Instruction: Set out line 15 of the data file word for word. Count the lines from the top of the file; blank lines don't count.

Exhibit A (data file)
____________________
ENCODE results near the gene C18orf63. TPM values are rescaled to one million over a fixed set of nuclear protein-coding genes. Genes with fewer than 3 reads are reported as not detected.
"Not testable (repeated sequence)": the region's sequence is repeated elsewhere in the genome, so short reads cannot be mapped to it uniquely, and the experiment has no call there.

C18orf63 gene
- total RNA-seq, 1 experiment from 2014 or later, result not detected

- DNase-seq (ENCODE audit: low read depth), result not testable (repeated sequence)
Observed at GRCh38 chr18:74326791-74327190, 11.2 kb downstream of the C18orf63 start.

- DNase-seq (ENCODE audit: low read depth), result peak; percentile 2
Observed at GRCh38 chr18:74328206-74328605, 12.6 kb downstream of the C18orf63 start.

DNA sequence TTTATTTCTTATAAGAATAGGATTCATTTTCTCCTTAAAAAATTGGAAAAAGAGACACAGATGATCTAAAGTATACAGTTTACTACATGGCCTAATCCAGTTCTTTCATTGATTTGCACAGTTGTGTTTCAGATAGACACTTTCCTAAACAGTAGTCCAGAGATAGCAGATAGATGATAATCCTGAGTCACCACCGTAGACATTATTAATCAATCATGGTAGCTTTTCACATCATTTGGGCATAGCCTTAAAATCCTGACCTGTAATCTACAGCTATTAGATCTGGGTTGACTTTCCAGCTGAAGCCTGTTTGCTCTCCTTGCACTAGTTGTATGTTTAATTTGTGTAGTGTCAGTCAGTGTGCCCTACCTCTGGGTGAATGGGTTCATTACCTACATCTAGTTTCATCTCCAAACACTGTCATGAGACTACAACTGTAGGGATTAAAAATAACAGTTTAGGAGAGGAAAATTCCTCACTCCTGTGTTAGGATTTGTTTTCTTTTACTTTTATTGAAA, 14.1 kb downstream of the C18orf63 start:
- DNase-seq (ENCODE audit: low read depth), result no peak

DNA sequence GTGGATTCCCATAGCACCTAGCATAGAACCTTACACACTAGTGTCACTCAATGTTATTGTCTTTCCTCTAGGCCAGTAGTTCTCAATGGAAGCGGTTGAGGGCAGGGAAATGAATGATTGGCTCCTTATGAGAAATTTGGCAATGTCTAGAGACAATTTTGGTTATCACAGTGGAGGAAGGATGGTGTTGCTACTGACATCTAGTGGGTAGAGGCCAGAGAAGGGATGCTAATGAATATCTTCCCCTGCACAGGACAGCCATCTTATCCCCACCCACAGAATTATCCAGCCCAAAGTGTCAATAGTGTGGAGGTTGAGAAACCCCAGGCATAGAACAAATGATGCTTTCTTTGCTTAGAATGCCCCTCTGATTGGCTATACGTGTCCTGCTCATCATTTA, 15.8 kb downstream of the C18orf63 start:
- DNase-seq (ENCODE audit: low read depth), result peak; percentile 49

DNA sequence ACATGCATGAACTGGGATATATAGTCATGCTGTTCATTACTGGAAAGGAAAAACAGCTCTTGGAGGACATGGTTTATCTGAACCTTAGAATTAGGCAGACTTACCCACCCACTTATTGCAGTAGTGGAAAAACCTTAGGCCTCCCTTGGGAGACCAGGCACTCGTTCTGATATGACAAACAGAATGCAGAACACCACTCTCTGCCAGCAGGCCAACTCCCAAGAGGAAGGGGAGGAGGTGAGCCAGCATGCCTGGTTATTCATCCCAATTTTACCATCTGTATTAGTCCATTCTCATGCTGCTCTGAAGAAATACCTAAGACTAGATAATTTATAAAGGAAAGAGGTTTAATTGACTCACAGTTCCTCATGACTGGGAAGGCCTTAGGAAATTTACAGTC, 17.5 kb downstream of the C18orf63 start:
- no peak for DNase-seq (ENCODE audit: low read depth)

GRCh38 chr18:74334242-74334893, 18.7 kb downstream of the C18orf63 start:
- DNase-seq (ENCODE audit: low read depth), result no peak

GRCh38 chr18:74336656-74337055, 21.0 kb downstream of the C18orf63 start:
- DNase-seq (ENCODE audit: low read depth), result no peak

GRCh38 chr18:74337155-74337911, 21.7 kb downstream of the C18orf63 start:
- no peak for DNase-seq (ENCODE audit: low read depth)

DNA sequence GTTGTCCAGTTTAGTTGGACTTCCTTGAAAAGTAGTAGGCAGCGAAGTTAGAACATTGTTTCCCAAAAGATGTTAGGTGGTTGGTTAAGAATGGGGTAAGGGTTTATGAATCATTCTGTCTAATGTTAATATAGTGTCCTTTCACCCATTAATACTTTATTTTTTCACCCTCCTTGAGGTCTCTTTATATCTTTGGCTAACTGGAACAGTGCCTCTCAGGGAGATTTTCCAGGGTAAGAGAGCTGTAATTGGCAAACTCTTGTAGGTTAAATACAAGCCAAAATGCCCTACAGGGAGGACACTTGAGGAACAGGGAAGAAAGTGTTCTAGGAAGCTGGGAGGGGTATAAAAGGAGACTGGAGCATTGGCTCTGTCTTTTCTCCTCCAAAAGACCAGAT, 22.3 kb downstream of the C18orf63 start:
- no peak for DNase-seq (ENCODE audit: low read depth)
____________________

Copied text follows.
GRCh38 chr18:74334242-74334893, 18.7 kb downstream of the C18orf63 start: